This Theory About Scarlet Witch In 'WandaVision' Is A Lot To Take In

by Ani Bundel

Marvel's Phase 4 is going to be densely packed, with the first two years seeing 10 titles released in rapid succession. The reason so many titles will come so fast is because, for the first time, Marvel won't be confined to the movie theaters. Instead, five of the new projects will be limited TV series airing on the new Disney+ streaming service, featuring actors from the big screen franchise as the title characters. However, as this theory about Scarlet Witch in WandaVision shows, this will be a complex undertaking.

When Marvel launched Phase 2 in 2013, it was riding high on the success of 2012's The Avengers, which was the highest-grossing film ever at the time. It created the "Marvel TV" division, and Agents of S.H.I.E.L.D. for Disney's ABC network. Starring Clark Gregg, who has played Phil Coulson since 2008's Iron Man, the series attempted to tie the series in with the franchise on the big screen.

It failed. Screenwriter Joss Whedon refused to play along, and friction developed quickly. But one cannot take a 22-episode series that runs September to May and have it gracefully tie in to three movies a year, which come at odd times in the network schedule.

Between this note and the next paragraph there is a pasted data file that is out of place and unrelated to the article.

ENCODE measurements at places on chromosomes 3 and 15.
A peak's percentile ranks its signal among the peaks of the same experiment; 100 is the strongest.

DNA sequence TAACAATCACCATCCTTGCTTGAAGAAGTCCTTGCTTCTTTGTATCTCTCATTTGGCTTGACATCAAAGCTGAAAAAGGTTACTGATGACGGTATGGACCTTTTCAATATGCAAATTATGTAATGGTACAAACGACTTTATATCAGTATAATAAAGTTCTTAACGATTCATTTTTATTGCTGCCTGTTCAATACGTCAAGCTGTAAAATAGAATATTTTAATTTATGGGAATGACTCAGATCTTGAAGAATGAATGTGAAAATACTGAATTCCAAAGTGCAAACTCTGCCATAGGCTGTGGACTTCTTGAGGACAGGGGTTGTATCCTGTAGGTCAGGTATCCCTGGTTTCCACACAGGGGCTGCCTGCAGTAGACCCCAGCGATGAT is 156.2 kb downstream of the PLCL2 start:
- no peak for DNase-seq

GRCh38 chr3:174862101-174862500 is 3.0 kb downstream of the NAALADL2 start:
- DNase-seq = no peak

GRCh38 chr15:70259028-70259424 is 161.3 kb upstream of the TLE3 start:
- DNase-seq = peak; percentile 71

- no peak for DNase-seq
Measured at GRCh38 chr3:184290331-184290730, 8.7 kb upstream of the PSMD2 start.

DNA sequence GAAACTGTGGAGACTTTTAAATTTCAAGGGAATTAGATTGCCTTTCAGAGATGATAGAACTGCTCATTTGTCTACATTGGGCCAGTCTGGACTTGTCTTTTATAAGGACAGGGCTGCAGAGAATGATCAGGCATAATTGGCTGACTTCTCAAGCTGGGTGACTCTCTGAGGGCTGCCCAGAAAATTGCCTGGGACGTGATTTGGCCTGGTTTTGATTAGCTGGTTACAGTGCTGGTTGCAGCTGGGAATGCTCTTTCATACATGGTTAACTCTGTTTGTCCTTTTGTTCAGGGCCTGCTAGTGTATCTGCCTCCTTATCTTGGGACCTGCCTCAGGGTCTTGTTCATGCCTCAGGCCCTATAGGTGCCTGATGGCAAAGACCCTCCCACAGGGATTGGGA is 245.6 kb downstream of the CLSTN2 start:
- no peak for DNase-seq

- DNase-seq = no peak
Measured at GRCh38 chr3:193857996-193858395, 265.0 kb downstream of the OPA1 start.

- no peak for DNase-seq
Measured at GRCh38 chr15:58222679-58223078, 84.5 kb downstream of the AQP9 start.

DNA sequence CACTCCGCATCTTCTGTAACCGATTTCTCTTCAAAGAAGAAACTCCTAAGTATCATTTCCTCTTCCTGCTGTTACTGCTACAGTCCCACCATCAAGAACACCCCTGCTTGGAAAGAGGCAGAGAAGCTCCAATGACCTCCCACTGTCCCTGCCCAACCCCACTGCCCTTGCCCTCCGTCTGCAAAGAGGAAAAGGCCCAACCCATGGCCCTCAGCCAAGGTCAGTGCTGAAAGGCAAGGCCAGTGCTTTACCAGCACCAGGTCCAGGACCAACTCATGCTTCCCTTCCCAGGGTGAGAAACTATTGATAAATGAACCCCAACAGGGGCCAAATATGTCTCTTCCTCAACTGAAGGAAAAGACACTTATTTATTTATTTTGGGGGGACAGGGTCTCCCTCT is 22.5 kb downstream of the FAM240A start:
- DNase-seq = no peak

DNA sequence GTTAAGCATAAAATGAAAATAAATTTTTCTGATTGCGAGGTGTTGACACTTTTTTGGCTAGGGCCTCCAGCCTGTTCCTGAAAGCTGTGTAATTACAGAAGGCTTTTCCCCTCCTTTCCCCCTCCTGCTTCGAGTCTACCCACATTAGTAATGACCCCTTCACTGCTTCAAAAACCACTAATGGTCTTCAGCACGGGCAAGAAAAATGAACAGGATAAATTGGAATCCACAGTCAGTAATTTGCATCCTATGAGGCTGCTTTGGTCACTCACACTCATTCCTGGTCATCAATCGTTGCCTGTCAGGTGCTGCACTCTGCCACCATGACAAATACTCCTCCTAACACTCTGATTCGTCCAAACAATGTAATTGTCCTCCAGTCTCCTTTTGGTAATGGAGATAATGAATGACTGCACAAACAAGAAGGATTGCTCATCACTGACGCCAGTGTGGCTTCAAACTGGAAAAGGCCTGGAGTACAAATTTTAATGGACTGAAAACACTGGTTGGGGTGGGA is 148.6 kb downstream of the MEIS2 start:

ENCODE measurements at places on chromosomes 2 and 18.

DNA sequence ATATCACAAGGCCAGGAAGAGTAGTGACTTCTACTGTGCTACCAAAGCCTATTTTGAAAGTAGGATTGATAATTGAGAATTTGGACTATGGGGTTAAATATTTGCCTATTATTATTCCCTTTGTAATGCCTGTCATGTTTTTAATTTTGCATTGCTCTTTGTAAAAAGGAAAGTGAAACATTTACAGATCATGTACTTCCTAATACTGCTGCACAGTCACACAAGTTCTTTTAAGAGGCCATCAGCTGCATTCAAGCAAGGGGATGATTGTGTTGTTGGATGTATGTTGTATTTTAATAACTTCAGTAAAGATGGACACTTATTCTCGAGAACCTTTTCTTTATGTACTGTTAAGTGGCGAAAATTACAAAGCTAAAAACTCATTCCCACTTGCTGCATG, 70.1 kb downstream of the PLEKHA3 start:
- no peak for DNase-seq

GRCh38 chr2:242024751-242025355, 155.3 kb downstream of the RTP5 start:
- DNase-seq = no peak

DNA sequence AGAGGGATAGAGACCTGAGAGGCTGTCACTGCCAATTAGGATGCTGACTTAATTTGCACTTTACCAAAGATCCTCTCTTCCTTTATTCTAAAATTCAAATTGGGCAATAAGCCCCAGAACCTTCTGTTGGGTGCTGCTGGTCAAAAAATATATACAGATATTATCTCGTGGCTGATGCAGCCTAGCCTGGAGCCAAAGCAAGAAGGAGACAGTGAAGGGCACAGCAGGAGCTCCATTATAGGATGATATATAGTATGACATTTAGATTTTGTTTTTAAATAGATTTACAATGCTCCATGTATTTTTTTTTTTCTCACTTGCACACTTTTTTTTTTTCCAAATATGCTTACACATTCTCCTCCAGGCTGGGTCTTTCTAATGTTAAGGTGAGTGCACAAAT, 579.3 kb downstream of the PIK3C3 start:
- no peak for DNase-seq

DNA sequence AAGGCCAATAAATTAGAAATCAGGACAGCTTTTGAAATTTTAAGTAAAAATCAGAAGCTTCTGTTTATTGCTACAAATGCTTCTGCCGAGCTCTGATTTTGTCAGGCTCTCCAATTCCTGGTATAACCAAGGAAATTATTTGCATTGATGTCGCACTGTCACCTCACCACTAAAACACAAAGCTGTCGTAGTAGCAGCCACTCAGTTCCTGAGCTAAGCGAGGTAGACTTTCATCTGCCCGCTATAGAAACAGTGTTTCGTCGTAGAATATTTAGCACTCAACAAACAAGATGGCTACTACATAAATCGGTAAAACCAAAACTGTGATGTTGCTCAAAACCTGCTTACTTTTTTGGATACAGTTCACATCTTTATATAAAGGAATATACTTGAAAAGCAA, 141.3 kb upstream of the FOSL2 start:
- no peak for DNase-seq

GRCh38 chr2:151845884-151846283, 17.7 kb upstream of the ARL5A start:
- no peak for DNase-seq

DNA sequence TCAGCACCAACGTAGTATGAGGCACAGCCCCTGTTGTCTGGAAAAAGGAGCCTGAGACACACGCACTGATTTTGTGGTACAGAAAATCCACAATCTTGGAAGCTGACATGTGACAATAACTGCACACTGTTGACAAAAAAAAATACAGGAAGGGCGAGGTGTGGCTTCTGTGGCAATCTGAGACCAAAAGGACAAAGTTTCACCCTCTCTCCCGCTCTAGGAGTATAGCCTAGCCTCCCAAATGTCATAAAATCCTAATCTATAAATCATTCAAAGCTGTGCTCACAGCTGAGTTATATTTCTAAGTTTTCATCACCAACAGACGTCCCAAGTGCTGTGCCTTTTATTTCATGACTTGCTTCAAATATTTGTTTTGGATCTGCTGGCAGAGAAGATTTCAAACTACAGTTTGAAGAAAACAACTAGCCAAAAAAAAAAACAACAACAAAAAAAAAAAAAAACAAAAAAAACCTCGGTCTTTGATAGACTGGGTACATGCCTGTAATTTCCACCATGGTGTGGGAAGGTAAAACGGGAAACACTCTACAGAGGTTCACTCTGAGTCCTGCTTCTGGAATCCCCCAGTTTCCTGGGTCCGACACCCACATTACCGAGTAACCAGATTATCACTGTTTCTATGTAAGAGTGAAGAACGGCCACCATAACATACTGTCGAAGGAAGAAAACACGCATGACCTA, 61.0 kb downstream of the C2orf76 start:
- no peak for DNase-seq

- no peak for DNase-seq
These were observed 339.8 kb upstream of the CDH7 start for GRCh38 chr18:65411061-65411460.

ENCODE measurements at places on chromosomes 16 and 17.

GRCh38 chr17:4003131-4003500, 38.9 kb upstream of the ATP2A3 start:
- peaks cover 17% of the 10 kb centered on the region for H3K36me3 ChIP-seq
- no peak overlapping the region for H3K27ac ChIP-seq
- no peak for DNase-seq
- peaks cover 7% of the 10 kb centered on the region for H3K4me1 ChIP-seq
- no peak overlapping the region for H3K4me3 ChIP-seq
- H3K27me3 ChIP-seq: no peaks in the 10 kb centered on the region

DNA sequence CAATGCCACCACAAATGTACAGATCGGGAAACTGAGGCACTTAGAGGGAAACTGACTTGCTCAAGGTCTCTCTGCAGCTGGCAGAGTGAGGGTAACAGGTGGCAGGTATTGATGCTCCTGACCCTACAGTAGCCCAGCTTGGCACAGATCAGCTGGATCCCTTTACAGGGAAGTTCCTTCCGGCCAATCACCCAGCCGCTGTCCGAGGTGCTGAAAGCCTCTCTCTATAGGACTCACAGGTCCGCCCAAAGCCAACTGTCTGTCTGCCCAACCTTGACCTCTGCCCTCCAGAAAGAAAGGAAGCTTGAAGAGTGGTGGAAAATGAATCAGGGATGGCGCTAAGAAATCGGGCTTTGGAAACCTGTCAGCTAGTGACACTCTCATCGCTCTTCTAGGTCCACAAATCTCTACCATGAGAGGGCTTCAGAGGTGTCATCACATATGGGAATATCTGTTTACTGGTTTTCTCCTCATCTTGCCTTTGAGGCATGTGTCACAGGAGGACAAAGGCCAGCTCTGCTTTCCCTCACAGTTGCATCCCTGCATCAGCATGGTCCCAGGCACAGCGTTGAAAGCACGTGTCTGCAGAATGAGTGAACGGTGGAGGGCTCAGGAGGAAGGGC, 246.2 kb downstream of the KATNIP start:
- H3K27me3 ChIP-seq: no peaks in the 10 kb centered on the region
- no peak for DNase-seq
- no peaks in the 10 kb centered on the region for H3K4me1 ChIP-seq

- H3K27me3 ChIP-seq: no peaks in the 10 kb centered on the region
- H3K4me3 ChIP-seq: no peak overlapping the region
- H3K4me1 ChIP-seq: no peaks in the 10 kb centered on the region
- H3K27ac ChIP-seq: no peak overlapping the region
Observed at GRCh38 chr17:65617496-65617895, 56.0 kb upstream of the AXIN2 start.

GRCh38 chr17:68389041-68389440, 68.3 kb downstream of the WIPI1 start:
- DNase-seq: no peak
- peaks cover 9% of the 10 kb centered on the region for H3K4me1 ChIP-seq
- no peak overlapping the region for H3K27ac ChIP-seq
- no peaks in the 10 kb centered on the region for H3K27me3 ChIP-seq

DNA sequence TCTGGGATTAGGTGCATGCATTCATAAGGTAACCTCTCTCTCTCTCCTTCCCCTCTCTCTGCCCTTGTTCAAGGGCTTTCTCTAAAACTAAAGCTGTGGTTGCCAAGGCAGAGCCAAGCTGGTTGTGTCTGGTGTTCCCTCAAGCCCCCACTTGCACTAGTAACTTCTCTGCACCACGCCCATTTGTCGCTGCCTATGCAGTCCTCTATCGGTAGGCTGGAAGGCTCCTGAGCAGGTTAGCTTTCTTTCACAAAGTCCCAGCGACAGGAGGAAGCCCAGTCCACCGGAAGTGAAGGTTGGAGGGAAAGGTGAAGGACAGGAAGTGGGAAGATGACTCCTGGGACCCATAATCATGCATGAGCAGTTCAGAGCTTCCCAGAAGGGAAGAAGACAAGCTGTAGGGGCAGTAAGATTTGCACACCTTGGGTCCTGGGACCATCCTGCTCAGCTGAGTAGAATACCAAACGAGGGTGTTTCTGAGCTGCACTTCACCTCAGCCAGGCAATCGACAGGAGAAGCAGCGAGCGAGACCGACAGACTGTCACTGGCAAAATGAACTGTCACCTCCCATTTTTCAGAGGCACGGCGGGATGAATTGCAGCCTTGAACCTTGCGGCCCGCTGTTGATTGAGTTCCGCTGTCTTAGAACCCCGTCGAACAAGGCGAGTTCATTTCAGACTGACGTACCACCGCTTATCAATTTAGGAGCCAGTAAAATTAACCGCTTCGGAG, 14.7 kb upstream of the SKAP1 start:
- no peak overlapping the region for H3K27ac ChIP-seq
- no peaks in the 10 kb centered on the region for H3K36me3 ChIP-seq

That's where WandaVision and Disney+ come in. During the San Diego Comic-Con presentation, actress Elizabeth Olsen revealed the spring 2021 release date was so the limited series could lead into Doctor Strange in the Multiverse of Madness on May 7, 2021.


But how exactly does that work? One theory suggests WandaVision could be basing itself off the "House of M" comic, where the character rewrites time. Wanda Maximoff, aka the Scarlet Witch, is one of the most powerful figures in the Marvel Cinematic Universe. Infinity War touched on it when Okoye asked why she wasn't on the battlefield from the beginning, but it hasn't been explored much.

It would also explain the discrepancy between reports WandaVision is set in the 1950s and post-Avengers: Endgame, when Vision is dead. If both are true, then Wanda may be trying to rewrite time to bring Vision back, hiding him in a spot out of time.


One Redditor, u/hiero_, suggests that the inability to deal with reality drives her over the edge.

Wanda goes to the past with Vision and builds the life she wanted with him from scratch. It's pitched as a psychological thriller as Wanda slowly descends into insanity throughout the story. In the comics, this story arc ends with the twist that Wanda fabricated an illusion for herself all along and none of it was real.

In her grief, Wanda then shatters the timeline into millions of multiverses, which would make her the antagonist for Dr. Strange's sequel. But her actions could also lead to a long-awaited development in the MCU:

Wanda loses her mind and changes reality. Doctor Strange is the only one who can stop/save her. Mutants are created as a result.

In the comics, Wanda was an X-Men character. The MCU had to alter her backstory to bring her into the franchise. Having her "create" mutants would be a perfect way to correct the MCU. It would put her back where she belongs, and introduce the X-Men into the MCU all at the same time.